Shoko Tsuji

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Spinal cord and subcortical brain stem evoked potentials had an amplitude at least 2 times higher when the cauda equina rather than bilateral peripheral nerves was stimulated. Cauda equina stimulation is indicated when potentials to peripheral nerve stimulation are absent or are too low in amplitude to permit reliable surgical monitoring. The technique is(More)
This is an Open Access article licensed under the terms of the Creative Commons Attribution-NonCommercial-NoDerivs 3.0 License (www.karger.com/OA-license), applicable to the online version of the article only. Distribution for non-commercial purposes only. Abstract The female genital tract is rarely the initial site of presentation in lymphoma or leukemia.(More)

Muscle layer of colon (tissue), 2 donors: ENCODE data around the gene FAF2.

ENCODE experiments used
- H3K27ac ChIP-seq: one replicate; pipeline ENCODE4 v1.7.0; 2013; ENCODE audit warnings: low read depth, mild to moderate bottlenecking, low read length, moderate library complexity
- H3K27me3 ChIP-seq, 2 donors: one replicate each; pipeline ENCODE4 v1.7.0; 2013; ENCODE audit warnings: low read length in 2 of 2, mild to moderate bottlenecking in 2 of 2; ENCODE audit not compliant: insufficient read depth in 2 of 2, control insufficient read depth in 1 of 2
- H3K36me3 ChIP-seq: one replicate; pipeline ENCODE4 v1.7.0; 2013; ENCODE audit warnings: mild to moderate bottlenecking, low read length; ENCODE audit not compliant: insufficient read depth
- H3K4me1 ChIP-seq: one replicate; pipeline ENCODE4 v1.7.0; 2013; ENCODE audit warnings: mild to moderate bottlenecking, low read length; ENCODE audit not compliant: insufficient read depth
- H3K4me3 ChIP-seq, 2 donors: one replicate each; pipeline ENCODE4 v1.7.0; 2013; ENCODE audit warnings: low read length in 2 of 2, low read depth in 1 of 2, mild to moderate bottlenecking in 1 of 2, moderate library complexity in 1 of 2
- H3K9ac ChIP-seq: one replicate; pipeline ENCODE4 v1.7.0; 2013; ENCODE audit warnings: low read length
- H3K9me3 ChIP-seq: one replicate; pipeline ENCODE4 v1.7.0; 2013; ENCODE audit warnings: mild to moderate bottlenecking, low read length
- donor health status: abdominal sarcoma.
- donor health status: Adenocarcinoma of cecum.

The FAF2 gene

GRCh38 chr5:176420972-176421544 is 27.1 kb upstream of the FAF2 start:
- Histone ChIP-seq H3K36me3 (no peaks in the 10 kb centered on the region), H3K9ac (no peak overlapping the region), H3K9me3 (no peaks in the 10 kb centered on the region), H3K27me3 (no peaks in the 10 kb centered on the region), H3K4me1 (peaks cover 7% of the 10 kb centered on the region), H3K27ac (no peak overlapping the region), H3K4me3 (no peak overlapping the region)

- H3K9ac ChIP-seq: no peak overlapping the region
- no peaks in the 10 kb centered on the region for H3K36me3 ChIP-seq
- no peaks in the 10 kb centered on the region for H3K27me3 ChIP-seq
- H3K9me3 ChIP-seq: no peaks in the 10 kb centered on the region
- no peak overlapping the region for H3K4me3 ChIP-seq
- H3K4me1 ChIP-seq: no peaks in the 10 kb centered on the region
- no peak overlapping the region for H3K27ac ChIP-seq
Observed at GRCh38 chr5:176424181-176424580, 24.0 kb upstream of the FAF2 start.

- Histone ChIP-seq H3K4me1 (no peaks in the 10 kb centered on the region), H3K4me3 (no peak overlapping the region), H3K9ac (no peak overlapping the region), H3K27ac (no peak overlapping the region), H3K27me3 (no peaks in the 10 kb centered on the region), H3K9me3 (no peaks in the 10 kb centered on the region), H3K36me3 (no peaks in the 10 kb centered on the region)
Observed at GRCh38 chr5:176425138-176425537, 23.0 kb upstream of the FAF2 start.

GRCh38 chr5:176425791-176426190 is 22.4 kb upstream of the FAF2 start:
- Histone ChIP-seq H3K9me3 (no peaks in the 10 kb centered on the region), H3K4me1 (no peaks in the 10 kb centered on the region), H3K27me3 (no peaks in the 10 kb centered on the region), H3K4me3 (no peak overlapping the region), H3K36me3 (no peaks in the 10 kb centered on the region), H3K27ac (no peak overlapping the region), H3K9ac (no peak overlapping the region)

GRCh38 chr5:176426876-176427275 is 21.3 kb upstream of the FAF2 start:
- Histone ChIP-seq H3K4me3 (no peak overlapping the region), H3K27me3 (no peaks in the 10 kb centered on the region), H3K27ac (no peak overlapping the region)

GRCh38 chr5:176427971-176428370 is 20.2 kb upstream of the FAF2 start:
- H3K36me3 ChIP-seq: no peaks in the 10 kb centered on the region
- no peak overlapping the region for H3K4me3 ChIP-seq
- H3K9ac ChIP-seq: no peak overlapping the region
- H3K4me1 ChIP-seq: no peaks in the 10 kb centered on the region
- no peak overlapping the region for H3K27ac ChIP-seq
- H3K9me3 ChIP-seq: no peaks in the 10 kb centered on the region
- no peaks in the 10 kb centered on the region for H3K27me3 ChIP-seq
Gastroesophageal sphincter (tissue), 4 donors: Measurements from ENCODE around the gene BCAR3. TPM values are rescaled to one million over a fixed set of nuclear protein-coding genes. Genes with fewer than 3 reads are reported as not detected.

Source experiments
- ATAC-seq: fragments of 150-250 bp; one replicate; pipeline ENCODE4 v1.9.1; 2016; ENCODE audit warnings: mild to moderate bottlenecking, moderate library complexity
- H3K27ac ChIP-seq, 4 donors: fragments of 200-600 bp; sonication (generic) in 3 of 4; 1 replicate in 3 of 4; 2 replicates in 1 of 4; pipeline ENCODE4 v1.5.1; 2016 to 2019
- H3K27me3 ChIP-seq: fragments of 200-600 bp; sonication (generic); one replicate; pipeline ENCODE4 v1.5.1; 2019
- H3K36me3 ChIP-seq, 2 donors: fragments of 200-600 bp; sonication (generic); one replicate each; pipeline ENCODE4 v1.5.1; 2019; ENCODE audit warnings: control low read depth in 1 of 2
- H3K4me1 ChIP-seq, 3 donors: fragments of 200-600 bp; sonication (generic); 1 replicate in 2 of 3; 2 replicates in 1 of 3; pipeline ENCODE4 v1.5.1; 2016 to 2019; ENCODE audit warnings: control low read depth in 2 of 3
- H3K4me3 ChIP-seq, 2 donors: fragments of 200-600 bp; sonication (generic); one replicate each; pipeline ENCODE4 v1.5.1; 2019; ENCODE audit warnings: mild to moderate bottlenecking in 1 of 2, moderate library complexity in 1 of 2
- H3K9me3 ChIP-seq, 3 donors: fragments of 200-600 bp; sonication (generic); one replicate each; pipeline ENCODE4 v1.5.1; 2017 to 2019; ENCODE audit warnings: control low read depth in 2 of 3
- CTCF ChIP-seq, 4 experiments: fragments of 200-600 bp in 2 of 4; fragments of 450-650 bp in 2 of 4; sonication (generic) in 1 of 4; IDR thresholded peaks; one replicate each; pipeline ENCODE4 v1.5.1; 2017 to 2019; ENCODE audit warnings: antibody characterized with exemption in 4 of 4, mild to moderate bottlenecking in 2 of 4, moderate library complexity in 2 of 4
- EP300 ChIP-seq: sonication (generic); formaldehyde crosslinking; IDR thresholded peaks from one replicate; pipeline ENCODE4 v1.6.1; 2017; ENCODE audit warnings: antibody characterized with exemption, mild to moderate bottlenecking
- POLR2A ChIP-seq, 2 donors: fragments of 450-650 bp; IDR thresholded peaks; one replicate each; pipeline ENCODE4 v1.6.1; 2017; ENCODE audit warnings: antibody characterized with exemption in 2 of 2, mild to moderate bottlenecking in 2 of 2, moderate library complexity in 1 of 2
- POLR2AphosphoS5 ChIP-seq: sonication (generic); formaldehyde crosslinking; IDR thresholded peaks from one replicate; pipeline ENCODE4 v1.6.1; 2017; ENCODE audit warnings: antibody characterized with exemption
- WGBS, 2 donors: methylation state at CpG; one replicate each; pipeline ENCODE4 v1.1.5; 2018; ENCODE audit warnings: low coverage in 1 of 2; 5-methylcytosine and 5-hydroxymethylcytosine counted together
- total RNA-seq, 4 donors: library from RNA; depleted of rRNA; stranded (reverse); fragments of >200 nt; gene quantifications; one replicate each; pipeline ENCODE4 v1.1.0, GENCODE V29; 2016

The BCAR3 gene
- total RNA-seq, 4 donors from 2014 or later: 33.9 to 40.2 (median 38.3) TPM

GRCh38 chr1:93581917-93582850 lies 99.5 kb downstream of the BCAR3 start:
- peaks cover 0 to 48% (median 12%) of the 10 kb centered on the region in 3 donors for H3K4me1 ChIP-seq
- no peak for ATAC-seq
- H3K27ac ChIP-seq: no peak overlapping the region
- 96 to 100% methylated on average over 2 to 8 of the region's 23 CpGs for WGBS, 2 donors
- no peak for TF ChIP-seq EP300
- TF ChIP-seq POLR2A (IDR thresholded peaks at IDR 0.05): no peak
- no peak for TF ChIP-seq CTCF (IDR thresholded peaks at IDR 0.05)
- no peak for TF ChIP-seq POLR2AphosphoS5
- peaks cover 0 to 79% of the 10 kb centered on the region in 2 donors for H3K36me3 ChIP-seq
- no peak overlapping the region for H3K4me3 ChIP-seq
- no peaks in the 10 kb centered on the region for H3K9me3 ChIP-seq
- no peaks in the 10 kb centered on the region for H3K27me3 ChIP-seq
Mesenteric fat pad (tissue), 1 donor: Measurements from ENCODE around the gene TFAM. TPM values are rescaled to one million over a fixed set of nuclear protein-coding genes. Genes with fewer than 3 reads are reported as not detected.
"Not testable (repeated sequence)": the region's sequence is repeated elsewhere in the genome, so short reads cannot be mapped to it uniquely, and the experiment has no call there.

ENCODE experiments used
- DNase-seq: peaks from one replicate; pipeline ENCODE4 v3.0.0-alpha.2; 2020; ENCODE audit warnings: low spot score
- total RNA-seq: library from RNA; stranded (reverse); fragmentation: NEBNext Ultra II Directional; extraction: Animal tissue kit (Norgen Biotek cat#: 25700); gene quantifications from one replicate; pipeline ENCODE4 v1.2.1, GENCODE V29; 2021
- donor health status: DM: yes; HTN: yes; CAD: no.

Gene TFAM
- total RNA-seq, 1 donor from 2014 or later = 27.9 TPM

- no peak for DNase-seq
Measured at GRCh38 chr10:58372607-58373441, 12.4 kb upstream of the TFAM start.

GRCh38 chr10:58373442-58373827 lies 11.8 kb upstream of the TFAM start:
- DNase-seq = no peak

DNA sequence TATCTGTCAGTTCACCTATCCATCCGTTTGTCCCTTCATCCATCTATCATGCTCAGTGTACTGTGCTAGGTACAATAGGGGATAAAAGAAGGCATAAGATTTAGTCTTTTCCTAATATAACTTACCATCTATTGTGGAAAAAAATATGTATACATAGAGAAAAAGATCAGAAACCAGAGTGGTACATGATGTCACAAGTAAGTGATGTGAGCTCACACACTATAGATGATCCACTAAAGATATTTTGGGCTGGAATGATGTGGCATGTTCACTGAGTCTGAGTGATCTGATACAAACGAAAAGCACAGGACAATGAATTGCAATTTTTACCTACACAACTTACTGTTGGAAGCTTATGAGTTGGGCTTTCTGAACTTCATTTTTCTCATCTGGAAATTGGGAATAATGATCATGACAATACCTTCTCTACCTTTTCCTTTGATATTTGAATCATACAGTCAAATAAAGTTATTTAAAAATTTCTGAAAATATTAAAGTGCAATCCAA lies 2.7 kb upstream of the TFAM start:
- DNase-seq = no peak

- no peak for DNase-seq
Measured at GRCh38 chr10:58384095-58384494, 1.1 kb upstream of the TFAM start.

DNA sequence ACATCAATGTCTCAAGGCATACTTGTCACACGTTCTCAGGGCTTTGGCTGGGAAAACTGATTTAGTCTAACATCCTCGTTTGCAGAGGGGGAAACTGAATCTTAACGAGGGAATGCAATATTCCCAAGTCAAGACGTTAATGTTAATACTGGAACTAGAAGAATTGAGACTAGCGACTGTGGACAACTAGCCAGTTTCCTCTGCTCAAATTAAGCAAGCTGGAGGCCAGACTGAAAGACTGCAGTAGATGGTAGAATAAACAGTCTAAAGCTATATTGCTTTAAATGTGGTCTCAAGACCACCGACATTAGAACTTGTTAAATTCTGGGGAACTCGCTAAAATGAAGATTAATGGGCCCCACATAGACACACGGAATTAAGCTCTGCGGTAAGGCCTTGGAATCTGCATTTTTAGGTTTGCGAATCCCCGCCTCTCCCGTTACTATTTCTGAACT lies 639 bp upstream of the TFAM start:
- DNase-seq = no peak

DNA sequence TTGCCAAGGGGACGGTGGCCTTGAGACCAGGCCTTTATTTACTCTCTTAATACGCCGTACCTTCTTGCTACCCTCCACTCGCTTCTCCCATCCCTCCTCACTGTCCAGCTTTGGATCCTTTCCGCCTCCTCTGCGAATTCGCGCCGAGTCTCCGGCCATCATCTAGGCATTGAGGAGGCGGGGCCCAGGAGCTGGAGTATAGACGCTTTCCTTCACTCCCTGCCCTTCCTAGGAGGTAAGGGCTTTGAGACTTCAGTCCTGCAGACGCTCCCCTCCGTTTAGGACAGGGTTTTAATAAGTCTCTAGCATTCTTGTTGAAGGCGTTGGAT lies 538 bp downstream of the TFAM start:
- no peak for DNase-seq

The effects of stimulus intensity on subcortical and cortical somatosensory evoked potentials (SEPs) to posterior tibial nerve (PTN) stimulation were studied in 16 normal controls. Stimulus intensity was evaluated as a function of sensory threshold (S). Motor threshold (M) varied between 1 S and 2 S. The amplitude of N18 (afferent volley immediately before(More)
Cortical somatosensory evoked potentials to posterior tibial nerve stimulation were obtained in 29 normal controls varying in age and body height. In obtaining these potentials we varied recording derivations and frequency settings. Our recordings demonstrated the following points: N20 (dorsal cord potential) and the early cortical components (P2, N2) were(More)
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